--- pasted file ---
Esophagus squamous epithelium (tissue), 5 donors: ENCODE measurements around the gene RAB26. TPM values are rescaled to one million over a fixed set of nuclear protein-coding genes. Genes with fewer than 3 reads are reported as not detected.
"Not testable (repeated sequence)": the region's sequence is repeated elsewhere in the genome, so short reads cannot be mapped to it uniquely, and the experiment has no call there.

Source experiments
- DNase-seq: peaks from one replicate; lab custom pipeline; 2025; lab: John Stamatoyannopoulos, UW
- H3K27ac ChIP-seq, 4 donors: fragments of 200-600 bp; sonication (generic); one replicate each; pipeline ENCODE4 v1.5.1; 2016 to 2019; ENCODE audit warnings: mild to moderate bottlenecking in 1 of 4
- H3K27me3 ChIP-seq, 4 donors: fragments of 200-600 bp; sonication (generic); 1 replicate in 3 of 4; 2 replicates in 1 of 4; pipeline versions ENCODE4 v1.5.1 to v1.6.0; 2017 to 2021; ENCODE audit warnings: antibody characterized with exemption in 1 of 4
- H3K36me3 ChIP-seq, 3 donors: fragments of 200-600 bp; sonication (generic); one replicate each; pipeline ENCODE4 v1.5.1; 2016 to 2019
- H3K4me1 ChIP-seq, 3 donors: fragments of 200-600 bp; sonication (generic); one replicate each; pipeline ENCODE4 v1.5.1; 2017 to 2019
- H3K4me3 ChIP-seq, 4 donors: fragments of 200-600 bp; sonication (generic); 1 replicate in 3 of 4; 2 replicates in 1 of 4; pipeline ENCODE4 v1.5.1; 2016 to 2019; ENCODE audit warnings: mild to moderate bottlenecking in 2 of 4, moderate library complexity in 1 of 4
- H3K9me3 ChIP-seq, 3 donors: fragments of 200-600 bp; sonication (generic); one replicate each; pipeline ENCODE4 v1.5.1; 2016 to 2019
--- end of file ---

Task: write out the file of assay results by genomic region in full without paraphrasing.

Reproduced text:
Esophagus squamous epithelium (tissue), 5 donors: ENCODE measurements around the gene RAB26. TPM values are rescaled to one million over a fixed set of nuclear protein-coding genes. Genes with fewer than 3 reads are reported as not detected.
"Not testable (repeated sequence)": the region's sequence is repeated elsewhere in the genome, so short reads cannot be mapped to it uniquely, and the experiment has no call there.

Source experiments
- DNase-seq: peaks from one replicate; lab custom pipeline; 2025; lab: John Stamatoyannopoulos, UW
- H3K27ac ChIP-seq, 4 donors: fragments of 200-600 bp; sonication (generic); one replicate each; pipeline ENCODE4 v1.5.1; 2016 to 2019; ENCODE audit warnings: mild to moderate bottlenecking in 1 of 4
- H3K27me3 ChIP-seq, 4 donors: fragments of 200-600 bp; sonication (generic); 1 replicate in 3 of 4; 2 replicates in 1 of 4; pipeline versions ENCODE4 v1.5.1 to v1.6.0; 2017 to 2021; ENCODE audit warnings: antibody characterized with exemption in 1 of 4
- H3K36me3 ChIP-seq, 3 donors: fragments of 200-600 bp; sonication (generic); one replicate each; pipeline ENCODE4 v1.5.1; 2016 to 2019
- H3K4me1 ChIP-seq, 3 donors: fragments of 200-600 bp; sonication (generic); one replicate each; pipeline ENCODE4 v1.5.1; 2017 to 2019
- H3K4me3 ChIP-seq, 4 donors: fragments of 200-600 bp; sonication (generic); 1 replicate in 3 of 4; 2 replicates in 1 of 4; pipeline ENCODE4 v1.5.1; 2016 to 2019; ENCODE audit warnings: mild to moderate bottlenecking in 2 of 4, moderate library complexity in 1 of 4
- H3K9me3 ChIP-seq, 3 donors: fragments of 200-600 bp; sonication (generic); one replicate each; pipeline ENCODE4 v1.5.1; 2016 to 2019